It’s a difficult thing to call – the future direction of school funding – but accounting for uncertain budgets which are under severe pressure is something that those who manage the school books are accustomed to. Marie Cahalane talks budgets with finance managers Sue Birchall and Rob Cole and finds that – even in such testing times – opportunity knocks
The National Funding Formula (NFF) was met with great enthusiasm and its delay produced raised eyebrows. There was, briefly, a faint hope that, in lieu of the formula which is now delayed until 2018-19, there might be an interim cash injection to support schools. Such hopes were quashed by Justine Greening in September.
It seems to me, an invested outsider, that when it comes to school finances the goalposts are always being moved. How do you meet the demands of a school’s budget under such conditions? To answer this tricky question, I sought out two individuals familiar with the fluctuations of school finances: Rob Cole, finance and business manager at Wey Valley School, Dorset, and Sue Birchall, finance manager at Mascalls Academy in Kent.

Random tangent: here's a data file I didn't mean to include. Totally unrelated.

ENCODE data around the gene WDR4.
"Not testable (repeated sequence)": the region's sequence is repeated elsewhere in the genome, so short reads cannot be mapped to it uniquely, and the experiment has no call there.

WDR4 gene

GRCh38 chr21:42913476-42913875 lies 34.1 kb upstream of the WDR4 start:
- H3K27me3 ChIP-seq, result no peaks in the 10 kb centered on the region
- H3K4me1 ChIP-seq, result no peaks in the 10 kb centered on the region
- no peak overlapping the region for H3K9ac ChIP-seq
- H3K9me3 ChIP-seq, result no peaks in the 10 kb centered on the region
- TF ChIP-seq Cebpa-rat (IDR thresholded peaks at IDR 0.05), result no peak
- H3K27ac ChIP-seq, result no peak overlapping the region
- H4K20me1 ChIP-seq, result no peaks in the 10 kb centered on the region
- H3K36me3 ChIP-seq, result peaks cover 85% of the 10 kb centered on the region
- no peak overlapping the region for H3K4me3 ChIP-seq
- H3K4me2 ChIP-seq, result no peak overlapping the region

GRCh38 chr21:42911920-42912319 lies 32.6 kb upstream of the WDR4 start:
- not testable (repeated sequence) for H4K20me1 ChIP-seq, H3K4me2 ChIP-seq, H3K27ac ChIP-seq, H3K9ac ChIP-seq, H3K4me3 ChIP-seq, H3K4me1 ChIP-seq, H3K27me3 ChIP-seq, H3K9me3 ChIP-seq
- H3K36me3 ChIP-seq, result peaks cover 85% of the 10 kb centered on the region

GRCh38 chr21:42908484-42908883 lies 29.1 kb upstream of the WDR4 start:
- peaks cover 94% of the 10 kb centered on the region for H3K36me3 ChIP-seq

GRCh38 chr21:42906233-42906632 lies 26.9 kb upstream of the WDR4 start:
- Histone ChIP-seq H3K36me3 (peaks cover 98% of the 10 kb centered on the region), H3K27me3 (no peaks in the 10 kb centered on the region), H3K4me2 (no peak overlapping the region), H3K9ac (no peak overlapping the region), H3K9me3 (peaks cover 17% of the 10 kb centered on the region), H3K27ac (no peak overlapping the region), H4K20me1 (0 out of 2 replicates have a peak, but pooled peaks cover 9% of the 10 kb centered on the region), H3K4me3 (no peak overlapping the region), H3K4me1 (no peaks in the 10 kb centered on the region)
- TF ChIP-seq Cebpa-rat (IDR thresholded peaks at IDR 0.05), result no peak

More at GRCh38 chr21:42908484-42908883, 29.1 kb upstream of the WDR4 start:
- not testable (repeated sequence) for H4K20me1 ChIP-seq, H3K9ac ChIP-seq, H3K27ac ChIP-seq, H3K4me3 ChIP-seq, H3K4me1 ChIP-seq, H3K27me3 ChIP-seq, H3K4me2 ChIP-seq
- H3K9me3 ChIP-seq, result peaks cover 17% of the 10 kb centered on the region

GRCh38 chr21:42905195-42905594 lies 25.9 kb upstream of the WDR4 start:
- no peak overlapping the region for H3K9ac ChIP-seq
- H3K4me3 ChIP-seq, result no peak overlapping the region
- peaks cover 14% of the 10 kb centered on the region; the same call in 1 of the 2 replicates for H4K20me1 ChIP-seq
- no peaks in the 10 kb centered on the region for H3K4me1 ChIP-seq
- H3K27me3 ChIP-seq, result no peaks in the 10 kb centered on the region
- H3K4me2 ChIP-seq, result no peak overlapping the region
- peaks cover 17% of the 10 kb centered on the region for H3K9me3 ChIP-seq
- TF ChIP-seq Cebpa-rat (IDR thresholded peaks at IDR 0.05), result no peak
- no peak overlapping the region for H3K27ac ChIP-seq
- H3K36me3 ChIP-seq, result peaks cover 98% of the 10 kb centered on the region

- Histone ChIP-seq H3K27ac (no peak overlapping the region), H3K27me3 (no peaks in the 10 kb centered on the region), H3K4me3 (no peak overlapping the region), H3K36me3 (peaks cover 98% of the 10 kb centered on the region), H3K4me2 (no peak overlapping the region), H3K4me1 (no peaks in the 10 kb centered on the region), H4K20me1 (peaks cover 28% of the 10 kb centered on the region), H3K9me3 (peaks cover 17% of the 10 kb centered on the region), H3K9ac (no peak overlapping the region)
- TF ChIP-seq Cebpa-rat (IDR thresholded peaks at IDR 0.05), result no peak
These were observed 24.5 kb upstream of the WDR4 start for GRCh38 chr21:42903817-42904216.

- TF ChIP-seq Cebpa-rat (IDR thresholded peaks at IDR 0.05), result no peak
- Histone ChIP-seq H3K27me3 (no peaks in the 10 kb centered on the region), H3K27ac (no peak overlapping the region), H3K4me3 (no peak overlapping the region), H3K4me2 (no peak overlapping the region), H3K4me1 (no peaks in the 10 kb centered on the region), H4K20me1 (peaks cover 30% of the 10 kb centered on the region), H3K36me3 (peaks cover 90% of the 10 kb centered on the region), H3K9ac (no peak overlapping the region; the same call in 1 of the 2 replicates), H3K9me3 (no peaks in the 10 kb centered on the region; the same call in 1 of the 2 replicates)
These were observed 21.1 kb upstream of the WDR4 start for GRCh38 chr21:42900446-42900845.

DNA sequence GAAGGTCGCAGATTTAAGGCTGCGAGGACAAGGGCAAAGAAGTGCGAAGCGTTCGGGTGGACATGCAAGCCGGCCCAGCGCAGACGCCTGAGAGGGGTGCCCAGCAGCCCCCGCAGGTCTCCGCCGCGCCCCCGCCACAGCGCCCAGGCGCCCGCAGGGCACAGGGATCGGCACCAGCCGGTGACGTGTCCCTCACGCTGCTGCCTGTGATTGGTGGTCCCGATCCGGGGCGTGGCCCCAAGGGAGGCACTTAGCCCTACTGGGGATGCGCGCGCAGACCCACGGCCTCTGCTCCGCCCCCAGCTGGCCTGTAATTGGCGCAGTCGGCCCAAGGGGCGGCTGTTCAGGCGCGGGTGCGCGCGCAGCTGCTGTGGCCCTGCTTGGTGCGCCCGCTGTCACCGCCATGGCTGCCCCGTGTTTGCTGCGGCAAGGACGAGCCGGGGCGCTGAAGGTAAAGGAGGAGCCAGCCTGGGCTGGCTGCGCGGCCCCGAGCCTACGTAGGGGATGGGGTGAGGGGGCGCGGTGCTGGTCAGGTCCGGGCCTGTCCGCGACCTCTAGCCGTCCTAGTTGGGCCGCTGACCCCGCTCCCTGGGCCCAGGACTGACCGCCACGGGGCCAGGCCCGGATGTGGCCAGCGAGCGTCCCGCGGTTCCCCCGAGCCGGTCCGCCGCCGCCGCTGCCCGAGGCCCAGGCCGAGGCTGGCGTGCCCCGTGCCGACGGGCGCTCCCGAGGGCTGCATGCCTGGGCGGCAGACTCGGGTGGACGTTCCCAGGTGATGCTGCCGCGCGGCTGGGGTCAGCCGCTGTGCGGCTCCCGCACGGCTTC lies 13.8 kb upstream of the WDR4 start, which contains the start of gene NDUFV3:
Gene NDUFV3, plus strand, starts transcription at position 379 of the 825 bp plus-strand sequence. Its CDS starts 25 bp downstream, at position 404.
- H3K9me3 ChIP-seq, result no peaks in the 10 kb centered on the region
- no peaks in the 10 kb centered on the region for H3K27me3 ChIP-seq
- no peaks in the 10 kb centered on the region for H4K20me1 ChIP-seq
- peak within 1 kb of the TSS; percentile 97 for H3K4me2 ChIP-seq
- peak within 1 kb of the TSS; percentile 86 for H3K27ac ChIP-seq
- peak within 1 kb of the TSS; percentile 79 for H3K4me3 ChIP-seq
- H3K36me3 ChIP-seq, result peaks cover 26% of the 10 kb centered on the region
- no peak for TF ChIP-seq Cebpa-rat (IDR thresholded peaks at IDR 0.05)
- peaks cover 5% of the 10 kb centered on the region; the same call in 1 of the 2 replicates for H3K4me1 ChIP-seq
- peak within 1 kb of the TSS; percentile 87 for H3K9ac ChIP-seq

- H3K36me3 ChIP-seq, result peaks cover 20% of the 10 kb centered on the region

We’re already working on a minus minimum funding guarantee, cutting costs where possible and trying to work within the constraints of an ever-reducing budget and ever-increasing costs
An honest overview
“As school business managers we’re fairly realistic and we’ve known for a while that the NFF wasn’t going to come in yet,” Sue says. That no additional funding is to be allocated to help schools is also of little surprise and, to school leaders well-acquainted with tough-love budgeting, it’s just another day. “We’re already working on a minus minimum funding guarantee, cutting costs where possible and trying to work within the constraints of an ever-reducing budget and ever-increasing costs,” Sue explains. Wey Valley School is situated in Dorset which is one of the f40 groups that have been lobbying for